On the list of potential tragedies that can happen during the course of a lifetime, one of the most intensely sorrowful is the loss of a family member or friend to death by suicide. As a result of what appropriately can be called the high suicide rate in the United States, which is likely to uptick at least a bit more as a result of the COVID-19 health crisis, odds are you know or will know a suicide loss survivor. As a consequence, take a moment to consider these five ways in which you can assist and support a suicide loss survivor.
- Acknowledge the death
- Ask if and how you can help
- Encourage openness
- Be patient
Acknowledge the Death
An important way you can assist and support a suicide loss survivor is to acknowledge the death. So often when a person experiences the loss of a loved one by suicide, those around that individual don’t know what to say – and they end up saying nothing.
Extend your condolences to the individual who has lost a family member or friend by suicide. Let them know that you are sorry for that person’s loss in the same manner you would otherwise express loss over the passing of a person’s family member or friend.
The stark reality is that many individuals who’ve lost a loved one by suicide experience what has a clinical name: stress cardiomyopathy. In layperson’s terms, that loosely translates to “broken heart.” Survivors of suicide loss really need the empathy of others in their lives. They need compassion and understanding to heal. An awareness of this empathy, compassion, and understanding is best realized by a person who is a suicide loss survivor when you do acknowledge the death and openly reach out to that individual.
Inquire If and How You Can Assist
Another way you can assist and support a person who’s lost a loved one by suicide is to ask if and how you can help. The mere act of reaching out in this manner is an important supportive gesture even if a person does not yet know how someone else can be of any help.
The acting of asking if and how you can help demonstrates to a person who has lost a loved one through death by suicide that you are there and that you’re not distancing yourself or avoiding. Oftentimes, a suicide loss survivor (particularly when a family member died by suicide) feels a sense of shame. You provide significant comfort by making sure you let a person in this position know you really are there and willing to assist in whatever manner that the individual might find useful and appropriate.
You truly provide a tremendous level of assistance to a suicide loss survivor when you encourage openness. Remember: as was mentioned previously, in many instances, a suicide loss survivor may experience what can be a profound sense of shame, particularly if the deceased individual was a member of that person’s family.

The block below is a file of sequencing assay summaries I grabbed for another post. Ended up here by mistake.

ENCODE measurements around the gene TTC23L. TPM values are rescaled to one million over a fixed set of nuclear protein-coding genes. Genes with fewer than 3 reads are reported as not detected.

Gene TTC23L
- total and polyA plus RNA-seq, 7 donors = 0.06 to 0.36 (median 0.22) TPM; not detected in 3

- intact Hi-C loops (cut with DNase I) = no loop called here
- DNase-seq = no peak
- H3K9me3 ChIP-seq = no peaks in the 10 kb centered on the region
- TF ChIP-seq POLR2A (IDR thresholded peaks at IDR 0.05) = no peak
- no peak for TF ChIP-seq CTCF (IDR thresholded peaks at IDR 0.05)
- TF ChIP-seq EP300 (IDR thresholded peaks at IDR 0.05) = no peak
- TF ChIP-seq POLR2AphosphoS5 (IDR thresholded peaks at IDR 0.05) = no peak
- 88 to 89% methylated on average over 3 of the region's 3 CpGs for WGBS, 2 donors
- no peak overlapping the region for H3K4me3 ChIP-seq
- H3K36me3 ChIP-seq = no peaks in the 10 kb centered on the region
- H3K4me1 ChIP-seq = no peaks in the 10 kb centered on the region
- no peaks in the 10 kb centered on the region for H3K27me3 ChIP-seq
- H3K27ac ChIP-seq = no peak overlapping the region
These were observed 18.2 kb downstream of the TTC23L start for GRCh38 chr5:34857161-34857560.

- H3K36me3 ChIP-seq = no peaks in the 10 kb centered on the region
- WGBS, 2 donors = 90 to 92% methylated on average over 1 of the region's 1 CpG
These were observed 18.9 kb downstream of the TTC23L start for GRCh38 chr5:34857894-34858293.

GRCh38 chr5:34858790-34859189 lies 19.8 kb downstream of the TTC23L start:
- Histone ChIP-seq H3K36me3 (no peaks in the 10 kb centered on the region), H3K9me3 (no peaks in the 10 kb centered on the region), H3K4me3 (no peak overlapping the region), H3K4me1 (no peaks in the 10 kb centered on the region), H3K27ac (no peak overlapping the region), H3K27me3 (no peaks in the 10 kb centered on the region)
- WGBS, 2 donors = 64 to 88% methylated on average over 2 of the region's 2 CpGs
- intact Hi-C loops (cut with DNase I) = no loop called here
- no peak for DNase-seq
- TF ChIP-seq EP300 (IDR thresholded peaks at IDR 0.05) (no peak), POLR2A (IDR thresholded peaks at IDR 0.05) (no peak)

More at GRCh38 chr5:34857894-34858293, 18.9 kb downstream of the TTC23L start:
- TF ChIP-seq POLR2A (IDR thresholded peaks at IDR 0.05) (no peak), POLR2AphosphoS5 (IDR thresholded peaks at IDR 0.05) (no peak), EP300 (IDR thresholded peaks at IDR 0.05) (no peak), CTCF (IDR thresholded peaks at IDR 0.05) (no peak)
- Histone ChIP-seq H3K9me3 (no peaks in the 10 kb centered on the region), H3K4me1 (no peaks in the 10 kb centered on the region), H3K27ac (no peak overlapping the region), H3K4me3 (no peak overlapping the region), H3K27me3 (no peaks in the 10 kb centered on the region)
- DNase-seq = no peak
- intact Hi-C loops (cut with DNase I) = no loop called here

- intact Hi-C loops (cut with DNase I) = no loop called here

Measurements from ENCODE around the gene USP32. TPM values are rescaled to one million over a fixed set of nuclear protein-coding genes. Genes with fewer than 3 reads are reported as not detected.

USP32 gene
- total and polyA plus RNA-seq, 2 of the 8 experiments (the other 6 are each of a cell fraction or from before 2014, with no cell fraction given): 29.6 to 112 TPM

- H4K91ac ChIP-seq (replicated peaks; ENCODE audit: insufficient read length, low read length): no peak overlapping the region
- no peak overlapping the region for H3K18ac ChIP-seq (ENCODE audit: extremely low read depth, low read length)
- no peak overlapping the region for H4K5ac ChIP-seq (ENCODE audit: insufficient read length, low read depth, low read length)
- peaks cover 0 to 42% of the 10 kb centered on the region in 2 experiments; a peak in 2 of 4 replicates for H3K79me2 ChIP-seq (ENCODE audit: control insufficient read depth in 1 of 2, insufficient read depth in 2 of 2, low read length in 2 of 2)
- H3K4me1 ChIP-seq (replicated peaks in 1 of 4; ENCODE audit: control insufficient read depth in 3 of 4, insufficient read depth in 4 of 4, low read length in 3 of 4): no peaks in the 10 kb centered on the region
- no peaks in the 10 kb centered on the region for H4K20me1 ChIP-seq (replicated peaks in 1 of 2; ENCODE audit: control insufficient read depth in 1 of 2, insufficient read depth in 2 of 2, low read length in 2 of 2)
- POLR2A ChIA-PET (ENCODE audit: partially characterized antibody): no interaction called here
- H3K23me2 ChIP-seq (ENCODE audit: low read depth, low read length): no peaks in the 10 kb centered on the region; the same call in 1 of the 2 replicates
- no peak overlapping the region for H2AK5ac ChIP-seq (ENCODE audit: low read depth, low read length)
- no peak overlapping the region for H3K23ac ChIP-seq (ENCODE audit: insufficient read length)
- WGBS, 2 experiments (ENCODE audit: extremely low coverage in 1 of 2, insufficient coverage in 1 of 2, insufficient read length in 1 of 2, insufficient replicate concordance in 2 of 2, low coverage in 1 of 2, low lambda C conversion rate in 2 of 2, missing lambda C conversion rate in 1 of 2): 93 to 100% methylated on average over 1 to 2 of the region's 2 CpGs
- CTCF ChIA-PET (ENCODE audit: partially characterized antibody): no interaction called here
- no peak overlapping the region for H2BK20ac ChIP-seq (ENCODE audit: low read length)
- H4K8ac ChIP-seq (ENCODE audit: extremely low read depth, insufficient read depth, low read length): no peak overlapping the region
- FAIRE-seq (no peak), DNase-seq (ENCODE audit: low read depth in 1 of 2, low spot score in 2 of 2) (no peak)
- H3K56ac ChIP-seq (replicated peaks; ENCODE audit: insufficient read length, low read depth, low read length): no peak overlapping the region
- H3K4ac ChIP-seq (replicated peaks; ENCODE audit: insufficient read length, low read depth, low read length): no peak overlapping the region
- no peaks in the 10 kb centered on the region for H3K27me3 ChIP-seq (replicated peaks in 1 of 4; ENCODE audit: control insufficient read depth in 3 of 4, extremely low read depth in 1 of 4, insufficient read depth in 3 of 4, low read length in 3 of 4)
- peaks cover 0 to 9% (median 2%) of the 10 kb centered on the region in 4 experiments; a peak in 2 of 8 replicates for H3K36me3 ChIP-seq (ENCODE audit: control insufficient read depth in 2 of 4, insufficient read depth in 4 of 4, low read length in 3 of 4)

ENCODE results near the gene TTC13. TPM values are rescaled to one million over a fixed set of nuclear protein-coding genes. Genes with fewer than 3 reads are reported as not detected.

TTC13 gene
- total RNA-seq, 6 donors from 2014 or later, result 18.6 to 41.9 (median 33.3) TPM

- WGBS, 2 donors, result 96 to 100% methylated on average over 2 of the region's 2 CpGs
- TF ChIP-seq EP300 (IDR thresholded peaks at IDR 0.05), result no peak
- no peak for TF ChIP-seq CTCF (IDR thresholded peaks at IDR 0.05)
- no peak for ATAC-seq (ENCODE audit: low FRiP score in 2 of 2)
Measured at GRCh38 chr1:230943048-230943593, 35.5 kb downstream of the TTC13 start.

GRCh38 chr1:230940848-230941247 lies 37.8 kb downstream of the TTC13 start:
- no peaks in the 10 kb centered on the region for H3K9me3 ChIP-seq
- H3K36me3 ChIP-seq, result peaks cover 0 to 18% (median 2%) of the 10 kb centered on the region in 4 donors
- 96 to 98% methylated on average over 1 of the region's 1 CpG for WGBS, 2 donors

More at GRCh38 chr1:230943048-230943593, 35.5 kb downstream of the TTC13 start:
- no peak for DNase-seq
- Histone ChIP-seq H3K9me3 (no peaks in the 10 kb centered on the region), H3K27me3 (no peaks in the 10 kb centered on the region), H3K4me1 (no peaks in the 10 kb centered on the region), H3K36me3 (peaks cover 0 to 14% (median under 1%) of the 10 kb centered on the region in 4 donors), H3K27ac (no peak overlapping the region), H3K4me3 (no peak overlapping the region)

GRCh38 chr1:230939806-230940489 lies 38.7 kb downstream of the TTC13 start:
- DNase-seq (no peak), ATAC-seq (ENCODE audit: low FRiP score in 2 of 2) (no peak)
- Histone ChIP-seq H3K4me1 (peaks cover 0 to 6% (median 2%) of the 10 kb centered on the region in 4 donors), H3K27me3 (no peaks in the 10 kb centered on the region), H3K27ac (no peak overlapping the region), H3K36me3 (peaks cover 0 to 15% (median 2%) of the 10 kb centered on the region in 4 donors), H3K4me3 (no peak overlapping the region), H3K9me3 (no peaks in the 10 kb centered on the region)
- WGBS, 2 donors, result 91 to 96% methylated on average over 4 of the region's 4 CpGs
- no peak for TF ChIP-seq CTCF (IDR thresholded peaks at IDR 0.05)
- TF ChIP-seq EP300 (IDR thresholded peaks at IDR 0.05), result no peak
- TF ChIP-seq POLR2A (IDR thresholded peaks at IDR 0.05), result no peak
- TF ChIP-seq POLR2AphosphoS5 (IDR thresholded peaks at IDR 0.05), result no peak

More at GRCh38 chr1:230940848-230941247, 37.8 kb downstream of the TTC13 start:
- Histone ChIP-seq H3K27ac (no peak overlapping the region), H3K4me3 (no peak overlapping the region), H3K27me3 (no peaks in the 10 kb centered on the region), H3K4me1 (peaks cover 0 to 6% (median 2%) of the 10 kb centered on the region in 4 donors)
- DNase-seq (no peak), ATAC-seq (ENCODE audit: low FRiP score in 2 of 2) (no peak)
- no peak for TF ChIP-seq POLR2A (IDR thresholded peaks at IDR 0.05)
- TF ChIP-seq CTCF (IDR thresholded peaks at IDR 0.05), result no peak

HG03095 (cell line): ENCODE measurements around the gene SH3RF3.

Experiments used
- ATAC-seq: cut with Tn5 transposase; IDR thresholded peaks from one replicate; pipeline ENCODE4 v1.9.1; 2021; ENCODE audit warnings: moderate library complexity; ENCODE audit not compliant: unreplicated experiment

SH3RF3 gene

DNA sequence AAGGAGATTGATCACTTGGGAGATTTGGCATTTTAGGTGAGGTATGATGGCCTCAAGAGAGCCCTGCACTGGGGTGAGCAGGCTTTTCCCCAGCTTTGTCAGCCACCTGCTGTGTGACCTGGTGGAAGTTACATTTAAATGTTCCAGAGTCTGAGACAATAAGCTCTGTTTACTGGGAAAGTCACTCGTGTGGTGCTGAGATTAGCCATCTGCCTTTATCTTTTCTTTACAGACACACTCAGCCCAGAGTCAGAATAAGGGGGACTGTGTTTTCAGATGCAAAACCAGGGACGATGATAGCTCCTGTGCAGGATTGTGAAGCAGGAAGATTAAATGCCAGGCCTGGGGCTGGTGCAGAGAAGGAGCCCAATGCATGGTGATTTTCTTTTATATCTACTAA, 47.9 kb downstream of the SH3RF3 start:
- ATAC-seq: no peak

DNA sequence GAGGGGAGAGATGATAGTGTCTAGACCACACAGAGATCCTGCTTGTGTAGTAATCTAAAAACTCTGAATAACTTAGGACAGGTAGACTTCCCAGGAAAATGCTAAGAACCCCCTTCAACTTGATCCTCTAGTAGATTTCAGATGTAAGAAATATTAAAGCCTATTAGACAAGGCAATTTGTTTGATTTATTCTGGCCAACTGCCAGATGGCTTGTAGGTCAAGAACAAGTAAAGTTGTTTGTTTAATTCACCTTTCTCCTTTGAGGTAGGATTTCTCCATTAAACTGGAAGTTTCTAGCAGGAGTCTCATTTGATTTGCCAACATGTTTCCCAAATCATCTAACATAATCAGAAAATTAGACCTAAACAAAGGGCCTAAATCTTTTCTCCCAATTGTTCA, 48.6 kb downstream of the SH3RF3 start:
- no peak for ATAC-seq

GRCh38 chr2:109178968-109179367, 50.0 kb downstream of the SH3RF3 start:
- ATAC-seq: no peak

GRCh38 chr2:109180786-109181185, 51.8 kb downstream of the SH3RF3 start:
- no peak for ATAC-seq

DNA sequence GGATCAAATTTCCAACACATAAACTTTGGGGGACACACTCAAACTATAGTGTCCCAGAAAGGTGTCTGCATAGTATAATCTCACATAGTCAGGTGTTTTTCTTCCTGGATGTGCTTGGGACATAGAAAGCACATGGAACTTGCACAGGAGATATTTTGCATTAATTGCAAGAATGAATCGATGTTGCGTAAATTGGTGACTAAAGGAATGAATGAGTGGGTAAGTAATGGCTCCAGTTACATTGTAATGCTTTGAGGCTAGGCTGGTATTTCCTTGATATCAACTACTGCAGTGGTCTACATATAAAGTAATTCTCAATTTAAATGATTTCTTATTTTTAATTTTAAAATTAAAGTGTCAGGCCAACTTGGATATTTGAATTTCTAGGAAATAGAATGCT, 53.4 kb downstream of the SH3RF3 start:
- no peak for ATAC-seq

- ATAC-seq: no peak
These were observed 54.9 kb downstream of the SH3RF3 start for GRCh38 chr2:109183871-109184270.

By encouraging a sense of openness, a survivor will be more apt to find comfort in expressing his or her emotions to you. The emotions experienced by a suicide loss survivor can run the range from sadness to anger and many others. Indeed, a survivor of a person who died by suicide is likely to experience more than one profound emotion at the same time.
Bear in mind that we all grieve in our own ways. When it comes to a suicide loss survivor, the grieving process can prove to be highly challenging and complex. Thus, you provide very real assistance and support to an individual who’s lost a loved one by suicide through patience.
Be patient in all ways with a survivor. Do not impose any type of limitations on what a survivor elects to share with you, how they share it, or even how often they share the same story, feeling, or concern with you. Repetition actually is an element of a healthy grief process. Thus, you do want to avoid statements like “you already told me that.”
In this day and age, we frequently hear that we should be “active listeners.” When it comes to listening to a survivor of suicide loss, perhaps the real course is not to be a stereotypical active listener like a person at a professional networking event. Rather, be an engaged and compassionate listener.
You don’t need to feel pressured to provide a great deal of commentary, let alone insights. Being with a suicide loss survivor really is a time in your life when you focus on being a listener. In the end, the greatest gift or benefit you can give to a suicide loss survivor is your time, empathy, and love.